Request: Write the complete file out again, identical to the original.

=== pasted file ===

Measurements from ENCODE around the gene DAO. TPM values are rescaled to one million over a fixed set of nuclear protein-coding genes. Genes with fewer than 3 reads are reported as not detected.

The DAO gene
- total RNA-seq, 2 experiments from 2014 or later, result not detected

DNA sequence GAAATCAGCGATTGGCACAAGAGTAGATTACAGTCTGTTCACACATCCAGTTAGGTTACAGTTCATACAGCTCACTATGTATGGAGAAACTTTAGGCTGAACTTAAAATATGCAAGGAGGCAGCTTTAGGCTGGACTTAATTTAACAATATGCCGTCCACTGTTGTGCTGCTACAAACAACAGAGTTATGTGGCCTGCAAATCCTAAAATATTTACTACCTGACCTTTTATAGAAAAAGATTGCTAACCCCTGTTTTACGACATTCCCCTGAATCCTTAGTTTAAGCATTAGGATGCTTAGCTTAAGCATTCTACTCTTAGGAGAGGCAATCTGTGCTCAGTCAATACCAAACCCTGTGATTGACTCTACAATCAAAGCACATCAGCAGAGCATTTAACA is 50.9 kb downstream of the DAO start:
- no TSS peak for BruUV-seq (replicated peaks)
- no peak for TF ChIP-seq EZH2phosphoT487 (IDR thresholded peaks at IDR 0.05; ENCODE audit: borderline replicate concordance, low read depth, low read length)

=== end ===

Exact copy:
Measurements from ENCODE around the gene DAO. TPM values are rescaled to one million over a fixed set of nuclear protein-coding genes. Genes with fewer than 3 reads are reported as not detected.

The DAO gene
- total RNA-seq, 2 experiments from 2014 or later, result not detected

DNA sequence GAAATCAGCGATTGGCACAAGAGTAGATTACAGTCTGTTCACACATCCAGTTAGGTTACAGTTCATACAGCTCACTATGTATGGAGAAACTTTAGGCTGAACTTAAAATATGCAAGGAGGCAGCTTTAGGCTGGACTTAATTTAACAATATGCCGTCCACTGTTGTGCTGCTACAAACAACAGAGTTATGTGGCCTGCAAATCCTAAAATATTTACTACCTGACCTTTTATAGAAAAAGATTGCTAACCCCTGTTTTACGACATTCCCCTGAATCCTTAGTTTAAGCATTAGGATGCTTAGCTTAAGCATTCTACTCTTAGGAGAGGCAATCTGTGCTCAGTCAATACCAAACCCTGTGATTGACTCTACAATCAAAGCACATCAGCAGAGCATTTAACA is 50.9 kb downstream of the DAO start:
- no TSS peak for BruUV-seq (replicated peaks)
- no peak for TF ChIP-seq EZH2phosphoT487 (IDR thresholded peaks at IDR 0.05; ENCODE audit: borderline replicate concordance, low read depth, low read length)